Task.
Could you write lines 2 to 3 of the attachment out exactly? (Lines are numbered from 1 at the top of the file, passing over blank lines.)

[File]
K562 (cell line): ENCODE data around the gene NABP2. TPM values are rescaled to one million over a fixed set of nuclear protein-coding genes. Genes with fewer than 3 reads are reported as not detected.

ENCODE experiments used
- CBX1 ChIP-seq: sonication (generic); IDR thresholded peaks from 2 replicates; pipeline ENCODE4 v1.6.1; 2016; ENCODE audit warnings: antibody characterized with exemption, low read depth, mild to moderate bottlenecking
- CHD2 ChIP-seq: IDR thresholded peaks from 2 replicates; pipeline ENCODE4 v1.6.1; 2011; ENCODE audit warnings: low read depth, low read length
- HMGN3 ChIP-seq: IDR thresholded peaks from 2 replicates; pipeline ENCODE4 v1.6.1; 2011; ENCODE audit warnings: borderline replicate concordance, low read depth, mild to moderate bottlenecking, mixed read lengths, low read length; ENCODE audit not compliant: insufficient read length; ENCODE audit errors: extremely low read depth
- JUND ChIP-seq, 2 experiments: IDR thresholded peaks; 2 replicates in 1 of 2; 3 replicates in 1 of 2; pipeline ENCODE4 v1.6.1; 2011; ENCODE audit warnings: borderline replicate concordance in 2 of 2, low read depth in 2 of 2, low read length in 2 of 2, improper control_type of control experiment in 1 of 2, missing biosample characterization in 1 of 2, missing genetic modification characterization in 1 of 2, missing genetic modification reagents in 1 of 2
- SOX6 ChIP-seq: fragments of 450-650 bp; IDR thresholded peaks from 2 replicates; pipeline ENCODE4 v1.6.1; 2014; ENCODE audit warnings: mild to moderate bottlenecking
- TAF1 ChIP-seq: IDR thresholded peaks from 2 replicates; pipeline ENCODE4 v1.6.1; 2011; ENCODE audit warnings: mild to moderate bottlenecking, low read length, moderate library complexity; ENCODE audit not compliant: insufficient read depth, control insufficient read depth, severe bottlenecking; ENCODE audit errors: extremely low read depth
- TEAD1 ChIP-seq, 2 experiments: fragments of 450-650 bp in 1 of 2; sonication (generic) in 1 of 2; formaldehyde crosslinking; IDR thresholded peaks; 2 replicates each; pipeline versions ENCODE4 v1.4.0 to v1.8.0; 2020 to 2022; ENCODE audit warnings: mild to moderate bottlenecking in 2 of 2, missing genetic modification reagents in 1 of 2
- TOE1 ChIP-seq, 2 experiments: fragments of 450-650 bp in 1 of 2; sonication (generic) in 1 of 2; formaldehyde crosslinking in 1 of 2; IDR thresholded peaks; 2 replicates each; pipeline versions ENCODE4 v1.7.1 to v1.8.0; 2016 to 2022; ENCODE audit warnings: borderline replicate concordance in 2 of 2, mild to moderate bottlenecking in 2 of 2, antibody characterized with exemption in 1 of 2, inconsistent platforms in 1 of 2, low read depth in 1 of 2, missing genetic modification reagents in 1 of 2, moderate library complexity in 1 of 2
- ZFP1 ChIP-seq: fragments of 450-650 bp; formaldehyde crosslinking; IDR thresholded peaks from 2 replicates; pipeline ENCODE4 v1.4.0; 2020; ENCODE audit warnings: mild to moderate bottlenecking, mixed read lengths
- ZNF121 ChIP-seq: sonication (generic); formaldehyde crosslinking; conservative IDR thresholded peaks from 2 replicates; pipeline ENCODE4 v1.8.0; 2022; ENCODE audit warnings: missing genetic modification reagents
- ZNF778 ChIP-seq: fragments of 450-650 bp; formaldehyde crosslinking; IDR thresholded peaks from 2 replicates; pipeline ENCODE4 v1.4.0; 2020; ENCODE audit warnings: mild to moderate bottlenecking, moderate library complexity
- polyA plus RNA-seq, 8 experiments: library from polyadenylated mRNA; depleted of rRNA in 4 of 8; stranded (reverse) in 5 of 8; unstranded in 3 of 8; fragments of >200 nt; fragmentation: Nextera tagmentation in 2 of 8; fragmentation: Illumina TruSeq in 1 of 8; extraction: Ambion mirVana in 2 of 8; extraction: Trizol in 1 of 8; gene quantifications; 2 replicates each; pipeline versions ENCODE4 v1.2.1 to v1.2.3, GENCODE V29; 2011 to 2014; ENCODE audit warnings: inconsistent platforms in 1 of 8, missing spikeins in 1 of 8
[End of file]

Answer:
ENCODE experiments used
- CBX1 ChIP-seq: sonication (generic); IDR thresholded peaks from 2 replicates; pipeline ENCODE4 v1.6.1; 2016; ENCODE audit warnings: antibody characterized with exemption, low read depth, mild to moderate bottlenecking